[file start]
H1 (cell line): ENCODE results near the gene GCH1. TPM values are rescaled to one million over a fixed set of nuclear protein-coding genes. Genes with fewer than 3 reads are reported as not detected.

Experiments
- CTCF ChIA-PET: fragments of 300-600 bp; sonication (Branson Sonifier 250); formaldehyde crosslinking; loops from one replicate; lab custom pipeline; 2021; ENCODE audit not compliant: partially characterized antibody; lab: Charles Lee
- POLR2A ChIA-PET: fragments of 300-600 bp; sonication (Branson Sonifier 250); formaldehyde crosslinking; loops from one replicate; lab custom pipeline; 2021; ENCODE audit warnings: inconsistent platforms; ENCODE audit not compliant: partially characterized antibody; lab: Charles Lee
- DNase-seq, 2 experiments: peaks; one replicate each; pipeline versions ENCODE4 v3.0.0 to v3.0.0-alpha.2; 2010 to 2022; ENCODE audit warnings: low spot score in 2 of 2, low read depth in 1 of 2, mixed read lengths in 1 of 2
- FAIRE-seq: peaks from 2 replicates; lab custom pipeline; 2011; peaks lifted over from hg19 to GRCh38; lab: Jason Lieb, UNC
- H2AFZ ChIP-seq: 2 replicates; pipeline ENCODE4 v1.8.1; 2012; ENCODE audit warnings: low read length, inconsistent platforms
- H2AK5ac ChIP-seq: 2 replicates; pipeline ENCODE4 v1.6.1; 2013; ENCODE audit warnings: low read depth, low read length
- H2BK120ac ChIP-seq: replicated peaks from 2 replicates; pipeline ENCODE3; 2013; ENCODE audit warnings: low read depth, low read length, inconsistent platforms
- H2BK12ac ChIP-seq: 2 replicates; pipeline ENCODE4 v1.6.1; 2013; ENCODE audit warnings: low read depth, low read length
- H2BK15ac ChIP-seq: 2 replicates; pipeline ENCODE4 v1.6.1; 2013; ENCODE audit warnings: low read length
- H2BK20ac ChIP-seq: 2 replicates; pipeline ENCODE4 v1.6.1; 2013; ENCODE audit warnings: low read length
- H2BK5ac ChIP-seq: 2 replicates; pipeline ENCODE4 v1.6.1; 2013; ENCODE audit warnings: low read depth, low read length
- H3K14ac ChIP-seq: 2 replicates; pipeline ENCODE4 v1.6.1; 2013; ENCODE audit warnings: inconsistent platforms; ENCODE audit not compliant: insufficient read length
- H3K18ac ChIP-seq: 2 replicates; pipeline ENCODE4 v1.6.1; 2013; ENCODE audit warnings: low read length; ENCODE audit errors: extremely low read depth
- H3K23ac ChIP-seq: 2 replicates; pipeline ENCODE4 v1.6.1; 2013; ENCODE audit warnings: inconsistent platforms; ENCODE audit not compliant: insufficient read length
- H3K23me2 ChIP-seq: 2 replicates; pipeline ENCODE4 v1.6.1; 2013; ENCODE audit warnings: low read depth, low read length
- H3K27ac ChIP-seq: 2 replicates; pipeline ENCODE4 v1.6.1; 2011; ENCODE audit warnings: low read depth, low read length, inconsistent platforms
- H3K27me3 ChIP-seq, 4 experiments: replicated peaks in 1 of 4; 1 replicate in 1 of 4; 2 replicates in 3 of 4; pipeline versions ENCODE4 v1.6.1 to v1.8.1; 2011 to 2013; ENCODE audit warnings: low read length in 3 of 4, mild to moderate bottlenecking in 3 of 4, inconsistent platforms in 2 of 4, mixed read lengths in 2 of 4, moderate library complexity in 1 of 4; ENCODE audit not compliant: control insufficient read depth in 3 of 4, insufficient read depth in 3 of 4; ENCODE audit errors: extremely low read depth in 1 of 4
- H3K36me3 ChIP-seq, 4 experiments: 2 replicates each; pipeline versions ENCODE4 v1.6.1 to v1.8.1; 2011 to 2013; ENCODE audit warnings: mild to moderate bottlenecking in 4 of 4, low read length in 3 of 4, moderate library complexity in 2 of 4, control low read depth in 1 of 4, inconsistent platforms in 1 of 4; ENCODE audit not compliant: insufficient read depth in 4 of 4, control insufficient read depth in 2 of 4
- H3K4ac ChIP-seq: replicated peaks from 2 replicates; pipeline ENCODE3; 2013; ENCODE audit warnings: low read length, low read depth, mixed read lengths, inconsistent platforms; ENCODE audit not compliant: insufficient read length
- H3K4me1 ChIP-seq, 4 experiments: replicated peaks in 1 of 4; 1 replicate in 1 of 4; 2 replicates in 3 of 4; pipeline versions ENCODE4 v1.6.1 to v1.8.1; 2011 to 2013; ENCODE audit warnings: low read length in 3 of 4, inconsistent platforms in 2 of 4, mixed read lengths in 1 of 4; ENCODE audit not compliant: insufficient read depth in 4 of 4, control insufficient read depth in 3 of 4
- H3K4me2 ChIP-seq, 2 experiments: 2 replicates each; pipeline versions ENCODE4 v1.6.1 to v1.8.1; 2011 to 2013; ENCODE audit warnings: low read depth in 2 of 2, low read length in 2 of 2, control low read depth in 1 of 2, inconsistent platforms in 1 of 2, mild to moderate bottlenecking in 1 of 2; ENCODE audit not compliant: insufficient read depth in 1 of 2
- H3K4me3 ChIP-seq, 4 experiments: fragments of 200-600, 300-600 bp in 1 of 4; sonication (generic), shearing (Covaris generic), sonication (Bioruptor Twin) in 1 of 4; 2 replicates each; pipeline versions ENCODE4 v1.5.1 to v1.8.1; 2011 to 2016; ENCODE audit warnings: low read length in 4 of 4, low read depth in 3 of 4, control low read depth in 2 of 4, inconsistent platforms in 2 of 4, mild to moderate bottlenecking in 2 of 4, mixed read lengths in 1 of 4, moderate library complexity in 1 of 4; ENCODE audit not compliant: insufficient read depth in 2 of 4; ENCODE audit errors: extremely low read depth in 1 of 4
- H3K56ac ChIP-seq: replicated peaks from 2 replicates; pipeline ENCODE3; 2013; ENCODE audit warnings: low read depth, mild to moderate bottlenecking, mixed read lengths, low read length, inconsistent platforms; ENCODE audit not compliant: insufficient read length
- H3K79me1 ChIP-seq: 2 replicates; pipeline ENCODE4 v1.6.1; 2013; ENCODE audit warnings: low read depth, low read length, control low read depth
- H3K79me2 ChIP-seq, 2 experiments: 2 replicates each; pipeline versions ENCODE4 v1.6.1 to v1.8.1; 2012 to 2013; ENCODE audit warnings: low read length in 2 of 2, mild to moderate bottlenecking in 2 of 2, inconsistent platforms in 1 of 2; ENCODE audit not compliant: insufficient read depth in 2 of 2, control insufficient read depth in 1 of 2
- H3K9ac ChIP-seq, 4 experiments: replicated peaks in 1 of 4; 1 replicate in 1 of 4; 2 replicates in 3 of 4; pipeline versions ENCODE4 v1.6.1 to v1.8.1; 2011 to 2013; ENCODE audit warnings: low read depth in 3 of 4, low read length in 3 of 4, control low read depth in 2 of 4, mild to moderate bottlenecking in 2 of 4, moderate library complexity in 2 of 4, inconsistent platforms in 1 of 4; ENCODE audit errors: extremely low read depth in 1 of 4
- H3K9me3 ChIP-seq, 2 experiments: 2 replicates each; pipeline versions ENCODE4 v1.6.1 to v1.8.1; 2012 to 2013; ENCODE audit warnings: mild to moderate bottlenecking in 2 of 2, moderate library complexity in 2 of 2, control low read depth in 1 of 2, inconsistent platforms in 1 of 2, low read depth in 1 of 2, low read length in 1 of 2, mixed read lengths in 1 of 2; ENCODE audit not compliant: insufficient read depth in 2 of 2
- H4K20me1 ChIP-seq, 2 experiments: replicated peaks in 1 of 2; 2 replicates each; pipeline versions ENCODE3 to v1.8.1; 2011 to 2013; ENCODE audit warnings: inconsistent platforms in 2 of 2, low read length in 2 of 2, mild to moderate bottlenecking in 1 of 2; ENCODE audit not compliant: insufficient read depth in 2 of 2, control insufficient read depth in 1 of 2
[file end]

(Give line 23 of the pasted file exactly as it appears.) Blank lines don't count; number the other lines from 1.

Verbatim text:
- H3K4me2 ChIP-seq, 2 experiments: 2 replicates each; pipeline versions ENCODE4 v1.6.1 to v1.8.1; 2011 to 2013; ENCODE audit warnings: low read depth in 2 of 2, low read length in 2 of 2, control low read depth in 1 of 2, inconsistent platforms in 1 of 2, mild to moderate bottlenecking in 1 of 2; ENCODE audit not compliant: insufficient read depth in 1 of 2